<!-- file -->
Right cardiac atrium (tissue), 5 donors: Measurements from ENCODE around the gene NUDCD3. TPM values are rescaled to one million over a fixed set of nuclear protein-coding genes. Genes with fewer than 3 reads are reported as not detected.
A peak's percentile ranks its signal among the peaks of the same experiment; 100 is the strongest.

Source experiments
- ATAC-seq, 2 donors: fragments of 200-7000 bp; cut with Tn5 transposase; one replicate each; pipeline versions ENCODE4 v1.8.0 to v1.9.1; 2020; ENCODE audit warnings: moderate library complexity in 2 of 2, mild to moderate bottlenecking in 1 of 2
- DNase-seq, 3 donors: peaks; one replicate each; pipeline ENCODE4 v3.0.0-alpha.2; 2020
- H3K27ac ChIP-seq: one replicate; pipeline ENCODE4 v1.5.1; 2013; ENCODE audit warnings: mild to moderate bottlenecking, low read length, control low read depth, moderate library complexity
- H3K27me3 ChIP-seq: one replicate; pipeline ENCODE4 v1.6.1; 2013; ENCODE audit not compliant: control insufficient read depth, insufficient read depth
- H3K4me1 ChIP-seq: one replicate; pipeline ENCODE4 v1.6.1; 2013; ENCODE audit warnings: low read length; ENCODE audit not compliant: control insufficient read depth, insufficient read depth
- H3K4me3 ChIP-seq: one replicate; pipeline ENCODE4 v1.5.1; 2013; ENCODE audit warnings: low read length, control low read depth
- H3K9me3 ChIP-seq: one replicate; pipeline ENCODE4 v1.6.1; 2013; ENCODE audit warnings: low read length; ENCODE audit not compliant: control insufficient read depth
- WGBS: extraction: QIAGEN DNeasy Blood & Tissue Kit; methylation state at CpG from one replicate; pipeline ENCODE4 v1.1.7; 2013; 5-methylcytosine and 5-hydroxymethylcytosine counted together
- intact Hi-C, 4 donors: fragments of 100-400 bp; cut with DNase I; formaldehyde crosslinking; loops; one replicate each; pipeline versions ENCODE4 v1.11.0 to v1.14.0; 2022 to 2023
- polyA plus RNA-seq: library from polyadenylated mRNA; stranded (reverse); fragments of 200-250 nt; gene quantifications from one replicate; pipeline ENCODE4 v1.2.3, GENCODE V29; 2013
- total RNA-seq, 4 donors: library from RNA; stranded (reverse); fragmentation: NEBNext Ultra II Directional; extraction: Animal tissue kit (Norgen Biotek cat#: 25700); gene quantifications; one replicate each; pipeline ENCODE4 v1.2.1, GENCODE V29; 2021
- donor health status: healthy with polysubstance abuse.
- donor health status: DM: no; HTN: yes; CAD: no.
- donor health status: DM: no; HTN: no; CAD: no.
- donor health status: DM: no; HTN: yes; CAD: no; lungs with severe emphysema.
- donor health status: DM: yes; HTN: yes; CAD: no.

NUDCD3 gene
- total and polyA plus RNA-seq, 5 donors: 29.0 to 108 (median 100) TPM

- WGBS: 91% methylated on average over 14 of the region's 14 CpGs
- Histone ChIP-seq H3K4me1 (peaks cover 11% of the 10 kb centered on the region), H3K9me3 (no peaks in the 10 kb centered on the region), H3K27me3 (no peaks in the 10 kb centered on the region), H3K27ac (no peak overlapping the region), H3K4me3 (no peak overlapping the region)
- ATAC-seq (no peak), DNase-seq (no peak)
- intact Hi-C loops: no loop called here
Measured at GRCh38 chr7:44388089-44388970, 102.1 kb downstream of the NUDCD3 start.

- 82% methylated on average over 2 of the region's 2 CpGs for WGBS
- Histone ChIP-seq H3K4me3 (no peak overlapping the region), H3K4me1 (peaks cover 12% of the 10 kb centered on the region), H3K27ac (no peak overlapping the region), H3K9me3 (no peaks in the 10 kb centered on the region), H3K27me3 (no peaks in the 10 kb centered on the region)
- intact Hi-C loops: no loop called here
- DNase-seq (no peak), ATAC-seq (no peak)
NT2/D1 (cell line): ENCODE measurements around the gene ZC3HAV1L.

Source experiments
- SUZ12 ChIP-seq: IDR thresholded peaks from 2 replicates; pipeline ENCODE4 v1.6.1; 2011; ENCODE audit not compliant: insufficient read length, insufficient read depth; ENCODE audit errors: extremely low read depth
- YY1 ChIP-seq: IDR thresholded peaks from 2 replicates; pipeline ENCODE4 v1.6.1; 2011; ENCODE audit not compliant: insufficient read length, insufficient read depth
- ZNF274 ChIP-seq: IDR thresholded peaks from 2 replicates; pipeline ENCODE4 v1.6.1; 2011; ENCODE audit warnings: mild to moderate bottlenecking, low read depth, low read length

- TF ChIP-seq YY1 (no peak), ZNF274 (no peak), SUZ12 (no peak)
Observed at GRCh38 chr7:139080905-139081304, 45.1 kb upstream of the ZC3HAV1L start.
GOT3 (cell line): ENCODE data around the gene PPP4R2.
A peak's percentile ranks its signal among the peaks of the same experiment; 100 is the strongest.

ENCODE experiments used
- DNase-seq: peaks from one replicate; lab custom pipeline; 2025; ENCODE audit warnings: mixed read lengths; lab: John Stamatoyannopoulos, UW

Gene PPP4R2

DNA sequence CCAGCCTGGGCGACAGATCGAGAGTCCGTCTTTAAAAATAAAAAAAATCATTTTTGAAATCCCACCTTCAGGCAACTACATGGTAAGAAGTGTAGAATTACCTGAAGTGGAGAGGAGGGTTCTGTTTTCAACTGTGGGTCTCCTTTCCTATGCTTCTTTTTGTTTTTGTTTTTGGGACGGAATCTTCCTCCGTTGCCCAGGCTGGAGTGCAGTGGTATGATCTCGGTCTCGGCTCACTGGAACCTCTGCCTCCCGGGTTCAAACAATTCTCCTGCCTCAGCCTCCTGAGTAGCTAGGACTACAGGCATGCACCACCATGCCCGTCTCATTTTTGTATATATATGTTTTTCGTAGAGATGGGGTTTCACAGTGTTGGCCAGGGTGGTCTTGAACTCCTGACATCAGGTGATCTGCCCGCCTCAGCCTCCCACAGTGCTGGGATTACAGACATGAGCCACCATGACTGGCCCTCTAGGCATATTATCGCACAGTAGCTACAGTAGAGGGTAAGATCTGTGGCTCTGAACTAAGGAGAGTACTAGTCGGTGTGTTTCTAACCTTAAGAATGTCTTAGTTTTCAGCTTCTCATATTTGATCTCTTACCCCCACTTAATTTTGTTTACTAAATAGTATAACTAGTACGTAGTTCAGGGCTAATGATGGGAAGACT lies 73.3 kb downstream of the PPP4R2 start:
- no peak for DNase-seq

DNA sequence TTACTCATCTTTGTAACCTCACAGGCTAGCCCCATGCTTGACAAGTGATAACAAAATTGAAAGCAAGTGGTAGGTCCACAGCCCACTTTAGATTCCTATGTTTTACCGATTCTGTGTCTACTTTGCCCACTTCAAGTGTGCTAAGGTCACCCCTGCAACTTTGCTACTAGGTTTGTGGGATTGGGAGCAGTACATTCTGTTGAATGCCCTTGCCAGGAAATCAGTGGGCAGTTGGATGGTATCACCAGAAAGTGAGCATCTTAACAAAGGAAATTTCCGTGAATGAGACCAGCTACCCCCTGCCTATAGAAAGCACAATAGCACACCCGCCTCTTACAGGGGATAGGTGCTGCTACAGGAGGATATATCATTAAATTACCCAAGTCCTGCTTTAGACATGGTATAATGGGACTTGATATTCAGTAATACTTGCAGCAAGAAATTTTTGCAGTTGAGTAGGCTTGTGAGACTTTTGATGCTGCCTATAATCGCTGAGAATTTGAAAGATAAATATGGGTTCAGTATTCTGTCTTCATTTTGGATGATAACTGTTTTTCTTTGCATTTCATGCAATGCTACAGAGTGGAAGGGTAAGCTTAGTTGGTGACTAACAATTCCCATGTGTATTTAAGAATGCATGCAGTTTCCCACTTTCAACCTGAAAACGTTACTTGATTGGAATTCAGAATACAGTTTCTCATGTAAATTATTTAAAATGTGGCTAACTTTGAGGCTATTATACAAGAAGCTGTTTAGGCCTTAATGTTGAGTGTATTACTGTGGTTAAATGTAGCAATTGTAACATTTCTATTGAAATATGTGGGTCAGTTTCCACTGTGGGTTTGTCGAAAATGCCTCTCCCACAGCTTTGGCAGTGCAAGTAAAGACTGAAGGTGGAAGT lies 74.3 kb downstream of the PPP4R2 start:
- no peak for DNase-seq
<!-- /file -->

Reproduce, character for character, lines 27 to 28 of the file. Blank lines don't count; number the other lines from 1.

- 82% methylated on average over 2 of the region's 2 CpGs for WGBS
- Histone ChIP-seq H3K4me3 (no peak overlapping the region), H3K4me1 (peaks cover 12% of the 10 kb centered on the region), H3K27ac (no peak overlapping the region), H3K9me3 (no peaks in the 10 kb centered on the region), H3K27me3 (no peaks in the 10 kb centered on the region)